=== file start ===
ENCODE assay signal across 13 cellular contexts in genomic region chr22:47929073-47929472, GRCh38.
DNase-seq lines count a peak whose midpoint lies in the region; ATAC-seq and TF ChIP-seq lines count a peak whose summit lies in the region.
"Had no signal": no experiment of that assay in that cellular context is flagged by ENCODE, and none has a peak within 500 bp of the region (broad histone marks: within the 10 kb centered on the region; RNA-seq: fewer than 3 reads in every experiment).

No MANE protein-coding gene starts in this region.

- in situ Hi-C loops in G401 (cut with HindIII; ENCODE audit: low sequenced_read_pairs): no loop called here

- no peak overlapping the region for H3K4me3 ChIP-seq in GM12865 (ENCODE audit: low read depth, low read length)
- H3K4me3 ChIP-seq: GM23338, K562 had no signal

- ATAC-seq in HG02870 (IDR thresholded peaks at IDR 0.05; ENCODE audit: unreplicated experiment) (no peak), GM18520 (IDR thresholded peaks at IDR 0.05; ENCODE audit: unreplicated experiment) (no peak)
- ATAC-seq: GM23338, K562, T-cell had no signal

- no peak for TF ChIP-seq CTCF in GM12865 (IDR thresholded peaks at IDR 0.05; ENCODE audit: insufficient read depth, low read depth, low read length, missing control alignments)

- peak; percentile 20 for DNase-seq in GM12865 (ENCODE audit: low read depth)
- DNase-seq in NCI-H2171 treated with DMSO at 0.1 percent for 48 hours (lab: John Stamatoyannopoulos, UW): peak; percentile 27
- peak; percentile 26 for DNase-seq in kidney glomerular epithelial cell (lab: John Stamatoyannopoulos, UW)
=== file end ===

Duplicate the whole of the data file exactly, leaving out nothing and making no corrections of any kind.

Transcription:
ENCODE assay signal across 13 cellular contexts in genomic region chr22:47929073-47929472, GRCh38.
DNase-seq lines count a peak whose midpoint lies in the region; ATAC-seq and TF ChIP-seq lines count a peak whose summit lies in the region.
"Had no signal": no experiment of that assay in that cellular context is flagged by ENCODE, and none has a peak within 500 bp of the region (broad histone marks: within the 10 kb centered on the region; RNA-seq: fewer than 3 reads in every experiment).

No MANE protein-coding gene starts in this region.

- in situ Hi-C loops in G401 (cut with HindIII; ENCODE audit: low sequenced_read_pairs): no loop called here

- no peak overlapping the region for H3K4me3 ChIP-seq in GM12865 (ENCODE audit: low read depth, low read length)
- H3K4me3 ChIP-seq: GM23338, K562 had no signal

- ATAC-seq in HG02870 (IDR thresholded peaks at IDR 0.05; ENCODE audit: unreplicated experiment) (no peak), GM18520 (IDR thresholded peaks at IDR 0.05; ENCODE audit: unreplicated experiment) (no peak)
- ATAC-seq: GM23338, K562, T-cell had no signal

- no peak for TF ChIP-seq CTCF in GM12865 (IDR thresholded peaks at IDR 0.05; ENCODE audit: insufficient read depth, low read depth, low read length, missing control alignments)

- peak; percentile 20 for DNase-seq in GM12865 (ENCODE audit: low read depth)
- DNase-seq in NCI-H2171 treated with DMSO at 0.1 percent for 48 hours (lab: John Stamatoyannopoulos, UW): peak; percentile 27
- peak; percentile 26 for DNase-seq in kidney glomerular epithelial cell (lab: John Stamatoyannopoulos, UW)